If you are thinking about backpacking in South East Asia, chances are that you will eventually pass by Malaysia. This country is definitely one of my favorites in the region; I fell in love with its wonderful landscapes and the kindness of its people. Less touristy than its neighbor Thailand and more affordable than close-by Singapore, Malaysia is the perfect option for a great adventure. I only got to stay two weeks there, but it was enough to discover the beauty of the country, starting by… Kuala Lumpur.

Touch down in Kuala Lumpur (3 Days)

Kuala Lumpur is sometimes pictured as unsafe, dirty or not worthy of interest but I personally think that this reputation couldn’t be more wrong. From the first day I set foot in the capital, I was overwhelmed by all the things I could do there and by the diversity I witnessed  around me. Kuala Lumpur is divided into different neighborhoods: Indian, Chinese, Malay, which gives you the opportunity to feel like you’re discovering different countries within a same city. I mean, who wouldn’t like to try on Saris during the day and hit the Chinese market by night?

Amongst the other things to do in Kuala Lumpur, I can only recommend paying a visit to the Museum of Islamic Arts and the neighboring National Mosque. More than 60% of the country’s population is Muslim and going to these two places is a great way to learn a bit more about Islam. Close to the National Mosque, you’ll find the National Memorial and the Royal Palace, which are also worthy of a visit. If the first one will help you learn more about Malaysia, the second will be the occasion to witness the seriousness of the soldiers guarding the Palace. Your challenge, if you accept it? Try to make them smile, just for a minute!

And what do you do in Kuala Lumpur once the sun has set? Well, the first option is to go see the Petronas Towers, the symbol of the city. I personally prefer to see them by night, when they are lit up. But the thing you absolutely shouldn’t miss is the Heli Lounge, one of the craziest bars/cafés I’ve been to in my life. During the day, this place is an actual heliport, located on the roof of one of Kuala Lumpur’s tallest buildings. But at the end of the day, as the sun starts to set, the roof is transformed into a café. If you want to enjoy the end of the day with a nice drink in your hand and a 360° view of the city before your eyes, then definitely give the Heli Lounge a try.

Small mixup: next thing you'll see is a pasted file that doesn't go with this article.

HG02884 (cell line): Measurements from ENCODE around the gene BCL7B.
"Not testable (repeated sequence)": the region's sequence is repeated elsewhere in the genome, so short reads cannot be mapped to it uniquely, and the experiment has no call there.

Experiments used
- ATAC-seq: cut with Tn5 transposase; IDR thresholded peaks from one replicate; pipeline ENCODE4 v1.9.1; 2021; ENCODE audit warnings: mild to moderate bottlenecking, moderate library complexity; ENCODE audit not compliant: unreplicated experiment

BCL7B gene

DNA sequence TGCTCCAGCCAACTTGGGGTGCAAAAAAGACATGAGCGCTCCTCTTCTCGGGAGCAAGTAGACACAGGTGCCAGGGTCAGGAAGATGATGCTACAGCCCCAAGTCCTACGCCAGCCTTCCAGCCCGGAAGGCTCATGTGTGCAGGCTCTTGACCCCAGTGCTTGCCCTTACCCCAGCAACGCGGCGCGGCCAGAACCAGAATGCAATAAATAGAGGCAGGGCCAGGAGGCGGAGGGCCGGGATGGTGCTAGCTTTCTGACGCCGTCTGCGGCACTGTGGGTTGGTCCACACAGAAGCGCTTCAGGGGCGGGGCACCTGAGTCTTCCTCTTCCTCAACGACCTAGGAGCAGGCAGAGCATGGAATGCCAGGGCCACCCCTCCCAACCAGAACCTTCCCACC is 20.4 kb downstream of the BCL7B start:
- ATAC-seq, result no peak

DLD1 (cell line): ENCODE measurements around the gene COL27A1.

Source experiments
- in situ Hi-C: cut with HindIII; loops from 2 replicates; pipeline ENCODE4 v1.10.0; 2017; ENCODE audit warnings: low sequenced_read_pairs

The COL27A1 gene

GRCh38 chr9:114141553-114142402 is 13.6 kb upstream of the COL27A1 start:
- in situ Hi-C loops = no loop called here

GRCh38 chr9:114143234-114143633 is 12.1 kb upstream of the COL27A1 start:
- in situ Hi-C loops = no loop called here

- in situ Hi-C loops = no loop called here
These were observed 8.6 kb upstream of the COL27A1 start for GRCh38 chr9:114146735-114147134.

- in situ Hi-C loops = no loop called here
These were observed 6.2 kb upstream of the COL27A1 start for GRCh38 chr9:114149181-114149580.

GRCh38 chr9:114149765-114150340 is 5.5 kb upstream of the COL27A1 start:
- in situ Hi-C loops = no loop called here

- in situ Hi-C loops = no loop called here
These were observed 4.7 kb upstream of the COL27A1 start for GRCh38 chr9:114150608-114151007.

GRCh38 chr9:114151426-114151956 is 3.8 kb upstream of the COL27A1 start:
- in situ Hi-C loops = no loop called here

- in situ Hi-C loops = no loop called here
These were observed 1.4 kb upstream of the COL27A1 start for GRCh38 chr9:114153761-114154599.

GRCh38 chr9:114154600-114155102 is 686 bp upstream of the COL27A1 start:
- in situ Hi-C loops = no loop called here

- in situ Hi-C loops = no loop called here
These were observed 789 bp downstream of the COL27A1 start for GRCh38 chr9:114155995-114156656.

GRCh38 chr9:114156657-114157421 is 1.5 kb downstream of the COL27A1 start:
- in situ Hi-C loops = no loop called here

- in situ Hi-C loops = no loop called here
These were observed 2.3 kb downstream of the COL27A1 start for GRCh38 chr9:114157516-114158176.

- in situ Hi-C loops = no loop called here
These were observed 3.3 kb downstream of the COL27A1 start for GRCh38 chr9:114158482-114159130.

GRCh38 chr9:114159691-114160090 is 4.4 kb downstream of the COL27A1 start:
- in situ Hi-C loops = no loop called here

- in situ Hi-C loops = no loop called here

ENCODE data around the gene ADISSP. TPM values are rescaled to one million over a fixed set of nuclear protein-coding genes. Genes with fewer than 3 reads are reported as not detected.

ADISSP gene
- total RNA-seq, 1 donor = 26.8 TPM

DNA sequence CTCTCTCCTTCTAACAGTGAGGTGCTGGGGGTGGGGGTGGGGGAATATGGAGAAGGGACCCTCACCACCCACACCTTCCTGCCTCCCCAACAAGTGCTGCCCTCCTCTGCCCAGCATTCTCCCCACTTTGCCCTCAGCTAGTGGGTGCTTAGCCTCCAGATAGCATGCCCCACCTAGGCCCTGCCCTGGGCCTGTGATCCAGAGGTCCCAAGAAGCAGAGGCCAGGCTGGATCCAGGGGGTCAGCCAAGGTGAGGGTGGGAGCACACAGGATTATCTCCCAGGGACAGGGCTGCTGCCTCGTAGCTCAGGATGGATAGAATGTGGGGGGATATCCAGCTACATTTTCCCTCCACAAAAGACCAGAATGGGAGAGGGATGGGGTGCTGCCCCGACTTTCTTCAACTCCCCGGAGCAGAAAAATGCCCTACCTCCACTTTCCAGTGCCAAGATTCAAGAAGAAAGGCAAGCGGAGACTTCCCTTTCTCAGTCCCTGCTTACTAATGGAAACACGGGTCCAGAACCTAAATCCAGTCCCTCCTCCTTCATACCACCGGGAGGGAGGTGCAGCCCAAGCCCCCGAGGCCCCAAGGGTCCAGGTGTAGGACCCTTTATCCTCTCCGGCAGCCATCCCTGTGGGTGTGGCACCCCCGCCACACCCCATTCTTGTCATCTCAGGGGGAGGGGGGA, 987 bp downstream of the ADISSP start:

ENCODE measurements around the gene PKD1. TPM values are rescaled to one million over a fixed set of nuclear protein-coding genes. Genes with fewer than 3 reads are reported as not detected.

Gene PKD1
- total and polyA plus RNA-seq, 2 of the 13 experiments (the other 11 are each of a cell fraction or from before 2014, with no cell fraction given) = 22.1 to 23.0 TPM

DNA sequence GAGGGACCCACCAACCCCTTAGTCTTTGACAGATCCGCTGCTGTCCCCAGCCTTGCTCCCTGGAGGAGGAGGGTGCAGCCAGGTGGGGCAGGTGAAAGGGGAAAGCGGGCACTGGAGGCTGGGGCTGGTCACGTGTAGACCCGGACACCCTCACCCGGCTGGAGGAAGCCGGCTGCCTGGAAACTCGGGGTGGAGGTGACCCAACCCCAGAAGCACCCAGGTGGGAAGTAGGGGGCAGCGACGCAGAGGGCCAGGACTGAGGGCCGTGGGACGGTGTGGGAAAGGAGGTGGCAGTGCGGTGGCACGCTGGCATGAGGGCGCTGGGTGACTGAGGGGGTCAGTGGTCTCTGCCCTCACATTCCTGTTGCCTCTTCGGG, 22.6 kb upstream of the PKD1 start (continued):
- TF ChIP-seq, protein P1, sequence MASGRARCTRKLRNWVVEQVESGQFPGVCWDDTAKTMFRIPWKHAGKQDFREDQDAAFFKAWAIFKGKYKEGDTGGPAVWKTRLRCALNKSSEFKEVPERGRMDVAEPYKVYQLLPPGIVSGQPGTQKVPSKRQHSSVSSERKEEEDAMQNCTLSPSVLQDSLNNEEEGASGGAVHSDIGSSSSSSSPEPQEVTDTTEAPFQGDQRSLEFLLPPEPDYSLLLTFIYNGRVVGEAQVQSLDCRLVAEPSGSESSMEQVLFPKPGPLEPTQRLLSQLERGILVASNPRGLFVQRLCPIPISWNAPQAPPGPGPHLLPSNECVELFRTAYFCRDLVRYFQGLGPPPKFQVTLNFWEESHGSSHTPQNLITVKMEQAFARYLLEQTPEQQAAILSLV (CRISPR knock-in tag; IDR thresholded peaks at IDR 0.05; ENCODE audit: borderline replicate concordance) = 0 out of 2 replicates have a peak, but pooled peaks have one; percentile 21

Last but not least, if you still have some time to spend in Kuala Lumpur and don’t really know what to do, visit the neighboring town of Putrajaya, where you’ll discover two of the most famous mosques of Malaysia. While the beauty of the Pink Mosque (Putra Mosque) will take your breath away, the Iron Mosque (Tuanku Mizan Zainal Abidin Mosque) will surprise you by its originality.

Discover the north in Kuala Terengganu (5 days)

After Kuala Lumpur, I decided to head towards Kuala Terengganu and it was a great surprise. Tourists tend to stay on the Malaysian West Coast when they decide to visit the country but they don’t know what they miss out on. I remember walking on the beach of Kuala Terengganu on the day of my arrival, as the sun was slowly rising in the horizon. Everything was quiet and the colors of the sky were surreal.  And just in a few minutes, I knew that deciding to visit this region had been a great decision. Close to the beach, I came across a floating mosque, another architectural masterpiece that was, for me, as unexpected as it was beautiful.

Another place of interest in Kuala Terengganu is the Cristal Mosque and that’s probably one of the landmarks of the city. Close by is the museum of the most famous mosques of the world, also worth a visit. The state of Kuala Terengganu is much more conservative than the capital of Malaysia, which gives you another image of Islam. A great way to finish your first day in the city is to go try some Kerepok Likor (fried fish dough) and Pisan Goreng (fried mini bananas), two of the region’s specialties in one of the small food stalls located on the beach.

On your second day, hit China Town, a colorful neighborhood that will certainly represent one of the highlights of your visit. With its street art everywhere, this place was by far one of my favorites. Then, head to the close-by covered market, where you’ll be able to refill your stock of dry fruits and manioc. Another place you should visit is the State Museum, which opened its doors more than twenty years ago. There, you’ll learn tons of things about the Malay culture, the Royal family, religion or the surrounding nature. Plan to spend most of your day there, as the place is huge (75 000 square meters) and worth a visit of a few hours.

For the rest of your stay in the North East, I can only advise you to go visit the Perenthian Islands for a few days. You will first need to drive to Kuala Besut and then take a boat from there but even though the trip might look a bit of a hassle, you’ll understand why it’s totally worth it, at your arrival. I mean, who would say no to crystal clear water and deserted beaches for a few days? Definitely not me!